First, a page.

Cyber Exclusions and Nation State Actors – Burden of Proof Issues?

By Mikel Pearce

In a recent Market Bulletin dated 16 August 2022 [1], Lloyd’s has set out its requirement that any standalone cyber policy issued by or underwritten by a Lloyd’s Syndicate must contain an exclusion which is sufficient to exclude any losses arising from a “state backed cyber-attack”. This is to be in addition to any “war” exclusion, as the Bulletin notes that state backed attacks can occur both in the context of a conventional war, and outside that context.

The Bulletin sets out minimum standards for the relevant exclusion. The exclusion must do the following:

  1. Exclude losses arising from a war (whether declared or not), where the policy does not have a separate war exclusion.
  2. (Subject to 3) exclude losses arising from state backed cyber-attacks that (a) significantly impair the ability of a state to function or (b) that significantly impair the security capabilities of a state.
  3. Be clear as to whether cover excludes computer systems that are located outside any state which is affected in the manner outlined in 2(a) & (b) above, by the state backed cyber-attack.
  4. Set out a robust basis by which the parties agree on how any state backed cyberattack will be attributed to one or more states.
  5. Ensure all key terms are clearly defined.

The Bulletin also requires that the responsible managing agents be able to show that the exclusion has been “legally reviewed having regard to the interests of underwriters”.

The Bulletin refers to four Lloyd’s “model clauses” which were issued by Lloyd’s pursuant to Bulletin LMA21-042-PD dated 25 November 2021[2].

Requirement 4, as set out above, is likely to be a source of dispute and negotiation between brokers, insurers and insureds, both prior to the inception of a policy, and once a claim arises. Even if a given insured has agreed on a “robust basis”, as to how an attack may be attributed to a given state or states, the question of whether the requirements of such an attribution have been met is likely to be a matter of debate and dispute, especially given the nature of threat actors and the inherent difficulty in conclusively identifying them.

The other major issue that this kind of exclusion raises, is a “burden of proof” issue.

Generally, in common law jurisdictions, an insurer bears the burden to prove that an exclusion applies to exclude coverage for a given loss or event. As such, the burden will be on Underwriters to prove that a given cyber-attack was a “state backed cyber-attack”. However, the identification of a threat actor, or cyber attacker, is at best an uncertain enterprise. While there may be indicators in any given matter as to who the threat actor is, based on the ransomware variant in use, or other identifying factors, those indicators are likely to be a long way from providing the requisite degree of proof to uphold the application of an exclusion in Court.

In order to defend and support the application of such an exclusion, insurers are likely to require testimony from forensics firms as to the evidence they relied upon in establishing the identity of the threat actor (assuming the forensics firm was able to do so), along with expert evidence from a recognized and accredited “cyber warfare” expert, as to what kinds of evidence are generally available, whether or not the forensic team had enough evidence to support its conclusion, and whether or not that evidence actually supports the conclusion drawn by the forensics team.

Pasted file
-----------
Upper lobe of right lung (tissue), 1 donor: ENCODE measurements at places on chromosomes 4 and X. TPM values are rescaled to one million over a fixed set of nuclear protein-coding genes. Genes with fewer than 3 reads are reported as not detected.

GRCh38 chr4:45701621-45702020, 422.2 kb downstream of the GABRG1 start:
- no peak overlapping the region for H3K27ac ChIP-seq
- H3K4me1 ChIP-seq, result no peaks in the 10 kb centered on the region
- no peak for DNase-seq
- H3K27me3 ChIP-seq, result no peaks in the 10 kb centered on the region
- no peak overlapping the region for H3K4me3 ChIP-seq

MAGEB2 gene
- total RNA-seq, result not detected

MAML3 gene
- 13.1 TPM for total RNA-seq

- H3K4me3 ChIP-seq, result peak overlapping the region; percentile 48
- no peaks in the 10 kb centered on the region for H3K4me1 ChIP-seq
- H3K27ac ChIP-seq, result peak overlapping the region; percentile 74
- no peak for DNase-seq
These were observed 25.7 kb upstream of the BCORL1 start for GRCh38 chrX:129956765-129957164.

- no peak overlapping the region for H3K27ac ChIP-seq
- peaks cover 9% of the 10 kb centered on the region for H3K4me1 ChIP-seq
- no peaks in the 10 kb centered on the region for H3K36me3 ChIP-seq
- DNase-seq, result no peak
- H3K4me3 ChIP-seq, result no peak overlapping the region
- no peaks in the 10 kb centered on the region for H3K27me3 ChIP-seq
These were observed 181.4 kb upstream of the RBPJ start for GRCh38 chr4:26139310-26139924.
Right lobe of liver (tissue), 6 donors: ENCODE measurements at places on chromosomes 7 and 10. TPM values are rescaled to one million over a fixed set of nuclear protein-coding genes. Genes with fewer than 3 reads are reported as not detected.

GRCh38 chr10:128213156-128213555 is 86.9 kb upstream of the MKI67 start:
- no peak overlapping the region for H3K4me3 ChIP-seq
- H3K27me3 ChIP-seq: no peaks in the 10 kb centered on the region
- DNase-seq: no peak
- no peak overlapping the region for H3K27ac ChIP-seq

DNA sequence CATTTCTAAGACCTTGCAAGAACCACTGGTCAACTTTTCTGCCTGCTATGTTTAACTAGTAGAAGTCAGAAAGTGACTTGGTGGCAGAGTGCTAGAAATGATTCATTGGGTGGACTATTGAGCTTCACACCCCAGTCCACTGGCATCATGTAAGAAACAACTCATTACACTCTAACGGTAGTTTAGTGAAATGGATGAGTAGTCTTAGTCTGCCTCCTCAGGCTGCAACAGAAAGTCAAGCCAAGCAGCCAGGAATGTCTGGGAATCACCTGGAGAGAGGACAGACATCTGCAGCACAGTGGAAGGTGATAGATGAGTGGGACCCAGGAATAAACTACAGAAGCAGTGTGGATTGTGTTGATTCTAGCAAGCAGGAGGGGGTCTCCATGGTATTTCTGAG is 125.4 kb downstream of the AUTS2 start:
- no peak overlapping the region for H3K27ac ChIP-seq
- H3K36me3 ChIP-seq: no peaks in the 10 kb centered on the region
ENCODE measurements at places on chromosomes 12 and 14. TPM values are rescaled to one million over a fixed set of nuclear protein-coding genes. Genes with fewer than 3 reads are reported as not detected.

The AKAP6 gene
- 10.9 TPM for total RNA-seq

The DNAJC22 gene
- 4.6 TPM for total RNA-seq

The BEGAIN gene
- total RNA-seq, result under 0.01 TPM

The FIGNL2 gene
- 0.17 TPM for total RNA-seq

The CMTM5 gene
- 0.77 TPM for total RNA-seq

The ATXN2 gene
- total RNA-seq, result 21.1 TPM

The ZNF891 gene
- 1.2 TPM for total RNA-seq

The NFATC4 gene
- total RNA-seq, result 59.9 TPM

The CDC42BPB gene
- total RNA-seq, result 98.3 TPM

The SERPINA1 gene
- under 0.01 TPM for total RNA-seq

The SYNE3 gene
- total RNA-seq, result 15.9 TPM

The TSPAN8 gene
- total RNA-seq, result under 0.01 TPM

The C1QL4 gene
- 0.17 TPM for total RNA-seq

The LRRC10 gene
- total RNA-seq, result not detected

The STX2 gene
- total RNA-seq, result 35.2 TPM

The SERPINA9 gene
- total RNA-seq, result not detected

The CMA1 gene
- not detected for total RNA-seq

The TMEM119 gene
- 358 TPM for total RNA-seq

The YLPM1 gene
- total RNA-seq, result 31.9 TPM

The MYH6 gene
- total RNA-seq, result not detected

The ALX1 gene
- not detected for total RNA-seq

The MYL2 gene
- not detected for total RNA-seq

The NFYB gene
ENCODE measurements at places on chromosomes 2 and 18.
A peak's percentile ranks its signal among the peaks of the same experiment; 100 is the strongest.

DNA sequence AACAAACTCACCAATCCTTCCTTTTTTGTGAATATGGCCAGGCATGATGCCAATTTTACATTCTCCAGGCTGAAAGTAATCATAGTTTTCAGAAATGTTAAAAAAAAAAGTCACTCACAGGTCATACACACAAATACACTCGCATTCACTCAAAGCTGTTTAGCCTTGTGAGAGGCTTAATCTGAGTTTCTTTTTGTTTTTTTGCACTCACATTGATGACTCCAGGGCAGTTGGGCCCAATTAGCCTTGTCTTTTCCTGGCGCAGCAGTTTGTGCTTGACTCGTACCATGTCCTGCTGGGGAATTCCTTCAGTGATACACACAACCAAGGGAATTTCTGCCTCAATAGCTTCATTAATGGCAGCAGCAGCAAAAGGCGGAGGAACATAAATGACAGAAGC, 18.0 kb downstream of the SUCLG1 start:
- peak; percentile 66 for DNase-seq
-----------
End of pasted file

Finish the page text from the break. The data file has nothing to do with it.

While some well-known cyber threat actors (e.g. Conti) are believed to be state backed, one wonders whether even the available information about Conti would be admissible in Court. Do the voluminous chat records that were dumped onto the internet have the requisite degree of reliability in order to be admitted into evidence, not just as statements that were apparently made, but also for the truth of their content?

If forensics firms are relying on “open source” data in order to attempt to identify a given threat actor, that evidence may be admissible so as to explain the rationale underlying the conclusion reached by the forensics firm, but it may not be admissible for the truth of the statements made and the information contained in it, unless the author can be compelled to testify as to the sources they relied upon in coming to the conclusions reached.

While the Lloyd’s requirement that this exclusion be in all standalone cyber policies does not take effect until 31 March 2023, the one conclusion that we can reach is that the early attempts to apply such an exclusion are likely to be the source of significant litigation activity between insurers and insureds, in multiple jurisdictions.

If you have questions about how to establish the identity and potential status of a threat actor, CyberClan can help through our thorough deep risk analysis investigatory and compliance tools and processes.  CyberClan also provides a no nonsense Incident Response Retainer which does not exclude state sponsored or war events giving rise to a network event.

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